Thought for the Day by Nigel Greenwood (St Chad’s)
Today’s reading from Paul’s Letter to the Romans is headed ‘Life through the Spirit’, and what could be more appropriate for the day when we commemorate the life of Columba, who founded the abbey on Iona ?
Born in Ireland during AD 521 and also known as Colmcille, he travelled with twelve companions using a wicker ‘currach’ to Scotland in AD 563 where he remained until his death in AD 597. Columba was credited with bringing Christianity to Scotland and was buried in the abbey which he founded.
Having spent a few days on Mull and gazing across the sea with an increasing sense of anticipation, I shall never forget setting foot on Iona for the first time. The intensity of the atmosphere was so powerful that it felt like I could stretch out a hand and grasp the spirituality. Over the next few days I walked the length and breadth of the island, but the highlight was an afternoon wandering around the rocks on St Columba’s Bay where it is believed Columba and his companions had landed so long ago. The sense of being on Holy Ground was overwhelming as I was haunted by words of the hymn “Be still, for the presence of the Lord is here”.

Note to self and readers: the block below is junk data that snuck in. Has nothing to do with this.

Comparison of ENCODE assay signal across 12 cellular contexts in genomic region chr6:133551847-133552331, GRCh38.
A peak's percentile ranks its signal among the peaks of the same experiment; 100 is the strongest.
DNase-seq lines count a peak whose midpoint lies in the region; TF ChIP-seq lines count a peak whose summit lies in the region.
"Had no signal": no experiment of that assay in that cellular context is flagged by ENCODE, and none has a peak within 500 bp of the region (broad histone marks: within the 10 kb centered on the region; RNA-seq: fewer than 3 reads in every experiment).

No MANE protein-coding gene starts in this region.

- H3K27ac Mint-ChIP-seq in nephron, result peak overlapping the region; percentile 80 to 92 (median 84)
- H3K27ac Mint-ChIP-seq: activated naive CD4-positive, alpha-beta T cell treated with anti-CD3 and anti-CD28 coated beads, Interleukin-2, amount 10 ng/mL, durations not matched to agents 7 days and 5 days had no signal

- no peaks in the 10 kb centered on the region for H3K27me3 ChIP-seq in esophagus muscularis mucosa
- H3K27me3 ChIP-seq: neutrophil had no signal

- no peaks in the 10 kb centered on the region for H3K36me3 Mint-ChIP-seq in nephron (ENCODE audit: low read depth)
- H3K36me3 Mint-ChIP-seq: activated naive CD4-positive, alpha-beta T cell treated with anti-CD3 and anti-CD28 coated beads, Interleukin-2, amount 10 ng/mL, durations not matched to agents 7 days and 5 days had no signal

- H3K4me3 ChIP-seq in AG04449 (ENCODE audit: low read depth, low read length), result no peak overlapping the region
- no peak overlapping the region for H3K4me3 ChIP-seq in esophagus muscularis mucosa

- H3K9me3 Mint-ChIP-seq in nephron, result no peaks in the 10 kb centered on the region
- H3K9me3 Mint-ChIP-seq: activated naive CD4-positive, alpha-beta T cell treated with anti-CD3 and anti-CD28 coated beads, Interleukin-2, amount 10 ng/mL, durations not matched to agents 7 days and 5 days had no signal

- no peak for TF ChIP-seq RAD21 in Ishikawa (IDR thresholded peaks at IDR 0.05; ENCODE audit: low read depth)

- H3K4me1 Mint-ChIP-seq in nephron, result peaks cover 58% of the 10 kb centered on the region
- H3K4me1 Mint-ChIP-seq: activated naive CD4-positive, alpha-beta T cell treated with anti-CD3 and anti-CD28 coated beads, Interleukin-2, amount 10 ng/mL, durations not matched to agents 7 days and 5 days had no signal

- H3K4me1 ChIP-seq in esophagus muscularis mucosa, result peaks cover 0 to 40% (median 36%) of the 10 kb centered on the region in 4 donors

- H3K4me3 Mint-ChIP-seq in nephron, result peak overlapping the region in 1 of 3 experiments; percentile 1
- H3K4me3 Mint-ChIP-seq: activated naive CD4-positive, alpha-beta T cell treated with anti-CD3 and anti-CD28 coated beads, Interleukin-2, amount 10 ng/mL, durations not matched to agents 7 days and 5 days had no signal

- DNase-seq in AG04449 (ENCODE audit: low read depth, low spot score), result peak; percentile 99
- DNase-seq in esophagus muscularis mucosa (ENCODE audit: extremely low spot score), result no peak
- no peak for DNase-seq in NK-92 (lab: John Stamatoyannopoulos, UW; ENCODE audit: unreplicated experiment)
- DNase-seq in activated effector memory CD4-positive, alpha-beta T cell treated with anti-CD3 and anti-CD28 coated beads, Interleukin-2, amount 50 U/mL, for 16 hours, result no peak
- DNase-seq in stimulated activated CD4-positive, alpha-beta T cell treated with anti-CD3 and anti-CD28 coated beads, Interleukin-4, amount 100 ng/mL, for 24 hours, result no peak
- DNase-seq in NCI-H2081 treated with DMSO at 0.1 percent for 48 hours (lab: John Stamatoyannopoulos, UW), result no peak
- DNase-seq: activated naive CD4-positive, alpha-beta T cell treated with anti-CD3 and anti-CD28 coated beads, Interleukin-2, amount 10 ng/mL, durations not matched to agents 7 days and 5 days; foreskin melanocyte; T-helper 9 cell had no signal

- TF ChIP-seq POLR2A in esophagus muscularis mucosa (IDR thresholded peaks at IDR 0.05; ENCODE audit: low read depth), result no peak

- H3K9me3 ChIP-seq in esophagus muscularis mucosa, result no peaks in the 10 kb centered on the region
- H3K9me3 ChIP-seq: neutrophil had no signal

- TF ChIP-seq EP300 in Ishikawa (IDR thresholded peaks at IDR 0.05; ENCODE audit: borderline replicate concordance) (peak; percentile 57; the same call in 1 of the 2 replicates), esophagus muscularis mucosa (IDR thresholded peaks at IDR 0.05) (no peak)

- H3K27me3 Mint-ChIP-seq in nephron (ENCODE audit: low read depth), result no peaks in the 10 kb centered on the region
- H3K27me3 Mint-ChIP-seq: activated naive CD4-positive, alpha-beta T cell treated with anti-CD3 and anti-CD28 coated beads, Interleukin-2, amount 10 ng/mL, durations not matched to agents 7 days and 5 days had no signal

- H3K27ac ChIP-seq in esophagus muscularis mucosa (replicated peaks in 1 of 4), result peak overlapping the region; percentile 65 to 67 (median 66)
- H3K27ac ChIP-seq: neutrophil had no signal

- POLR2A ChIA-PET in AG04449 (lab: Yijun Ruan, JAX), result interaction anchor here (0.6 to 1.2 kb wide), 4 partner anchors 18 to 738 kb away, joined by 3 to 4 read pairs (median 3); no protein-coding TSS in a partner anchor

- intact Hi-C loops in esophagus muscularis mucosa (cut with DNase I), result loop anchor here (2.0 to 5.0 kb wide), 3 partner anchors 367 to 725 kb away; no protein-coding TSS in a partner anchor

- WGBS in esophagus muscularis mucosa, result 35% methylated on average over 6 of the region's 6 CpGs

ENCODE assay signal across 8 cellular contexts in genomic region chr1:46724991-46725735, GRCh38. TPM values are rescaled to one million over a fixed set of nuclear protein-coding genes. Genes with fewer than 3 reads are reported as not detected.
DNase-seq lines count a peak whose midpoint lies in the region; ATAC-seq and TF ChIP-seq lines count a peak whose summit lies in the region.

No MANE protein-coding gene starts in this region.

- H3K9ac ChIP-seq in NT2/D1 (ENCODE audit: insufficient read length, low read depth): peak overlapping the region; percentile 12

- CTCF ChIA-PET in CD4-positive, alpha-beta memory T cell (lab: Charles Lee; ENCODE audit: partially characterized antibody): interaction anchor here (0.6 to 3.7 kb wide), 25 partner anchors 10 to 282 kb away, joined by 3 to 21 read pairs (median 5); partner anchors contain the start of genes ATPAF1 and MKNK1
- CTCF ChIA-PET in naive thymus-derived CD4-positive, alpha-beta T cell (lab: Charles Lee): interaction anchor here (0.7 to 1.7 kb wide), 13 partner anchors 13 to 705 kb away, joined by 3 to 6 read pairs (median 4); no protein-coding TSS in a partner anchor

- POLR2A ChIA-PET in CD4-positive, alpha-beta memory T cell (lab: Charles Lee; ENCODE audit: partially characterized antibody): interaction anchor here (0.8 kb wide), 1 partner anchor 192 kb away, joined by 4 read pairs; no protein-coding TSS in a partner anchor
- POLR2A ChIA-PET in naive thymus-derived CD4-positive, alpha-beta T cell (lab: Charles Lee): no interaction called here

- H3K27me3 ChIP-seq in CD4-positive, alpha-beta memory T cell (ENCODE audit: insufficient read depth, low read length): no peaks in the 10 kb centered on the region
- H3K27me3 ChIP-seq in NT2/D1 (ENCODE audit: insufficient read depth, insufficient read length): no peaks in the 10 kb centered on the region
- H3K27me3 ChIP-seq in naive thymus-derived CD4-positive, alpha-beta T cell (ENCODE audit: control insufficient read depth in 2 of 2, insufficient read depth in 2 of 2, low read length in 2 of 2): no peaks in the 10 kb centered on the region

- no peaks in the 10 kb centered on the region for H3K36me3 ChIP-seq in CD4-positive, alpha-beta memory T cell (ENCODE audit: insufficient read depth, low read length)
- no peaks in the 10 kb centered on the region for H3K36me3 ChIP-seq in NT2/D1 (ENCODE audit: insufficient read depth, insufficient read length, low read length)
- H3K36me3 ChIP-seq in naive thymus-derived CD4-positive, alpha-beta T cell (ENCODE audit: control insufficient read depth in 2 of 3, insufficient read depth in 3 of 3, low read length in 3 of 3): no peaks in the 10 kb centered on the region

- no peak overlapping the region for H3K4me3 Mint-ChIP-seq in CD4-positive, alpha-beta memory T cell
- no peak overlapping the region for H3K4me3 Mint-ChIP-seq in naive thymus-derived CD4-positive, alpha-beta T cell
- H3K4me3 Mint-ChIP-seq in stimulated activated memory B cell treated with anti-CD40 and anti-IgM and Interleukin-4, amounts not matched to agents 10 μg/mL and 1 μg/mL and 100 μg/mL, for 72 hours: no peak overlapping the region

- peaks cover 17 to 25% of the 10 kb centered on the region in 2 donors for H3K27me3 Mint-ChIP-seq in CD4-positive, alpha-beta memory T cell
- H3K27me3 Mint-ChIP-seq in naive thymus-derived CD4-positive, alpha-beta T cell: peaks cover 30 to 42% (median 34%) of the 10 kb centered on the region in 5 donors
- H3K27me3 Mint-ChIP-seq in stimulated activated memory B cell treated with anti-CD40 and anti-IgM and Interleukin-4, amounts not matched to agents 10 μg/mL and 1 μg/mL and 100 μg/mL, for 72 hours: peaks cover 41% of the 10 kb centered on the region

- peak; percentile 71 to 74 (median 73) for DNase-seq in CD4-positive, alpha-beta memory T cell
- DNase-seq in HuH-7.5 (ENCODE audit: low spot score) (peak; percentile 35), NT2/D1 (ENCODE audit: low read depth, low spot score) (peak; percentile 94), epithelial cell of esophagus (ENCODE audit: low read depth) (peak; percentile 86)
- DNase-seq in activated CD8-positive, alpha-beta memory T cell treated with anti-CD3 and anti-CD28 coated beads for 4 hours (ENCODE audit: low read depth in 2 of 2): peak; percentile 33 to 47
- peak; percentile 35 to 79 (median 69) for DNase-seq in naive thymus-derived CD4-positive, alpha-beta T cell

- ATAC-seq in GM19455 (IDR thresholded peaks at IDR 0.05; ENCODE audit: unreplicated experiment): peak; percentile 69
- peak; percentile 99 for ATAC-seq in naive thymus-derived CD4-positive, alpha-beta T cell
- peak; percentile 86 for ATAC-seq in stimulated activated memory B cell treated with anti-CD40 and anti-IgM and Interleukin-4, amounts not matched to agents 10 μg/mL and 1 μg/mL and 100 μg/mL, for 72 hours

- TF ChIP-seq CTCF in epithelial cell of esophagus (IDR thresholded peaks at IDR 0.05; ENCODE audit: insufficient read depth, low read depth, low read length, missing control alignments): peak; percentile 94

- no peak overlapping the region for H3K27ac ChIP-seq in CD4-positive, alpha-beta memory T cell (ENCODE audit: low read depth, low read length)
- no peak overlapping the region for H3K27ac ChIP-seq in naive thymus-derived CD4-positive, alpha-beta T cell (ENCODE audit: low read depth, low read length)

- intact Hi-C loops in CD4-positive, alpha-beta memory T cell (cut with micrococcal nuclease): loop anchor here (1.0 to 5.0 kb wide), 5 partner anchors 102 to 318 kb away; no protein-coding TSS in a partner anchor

Everyone who has visited Iona must surely be conscious of the remoteness, but for me it was reinforced on another occasion when stormy weather led to cancellation of the ferry for a couple of days and I was stranded beyond my planned time there – as the strong sense of isolation simply added to the overwhelming spiritual presence.
So much of Iona is summed up in this Prayer of St Columba:
Let me bless Almighty God,
whose power extends over sea and land, whose angels watch over all.
Let me study sacred books to calm my soul:
I pray for peace, kneeling at heaven’s gates.
Let me do my daily work,
gathering seaweed, catching fish, giving food to the poor.
Let me say my daily prayers,
sometimes chanting, sometimes quiet, always thanking God.
Delightful it is to live on a peaceful isle,
in a quiet cell, serving the King of kings.
This video link conveys something of the Iona landscape and atmosphere: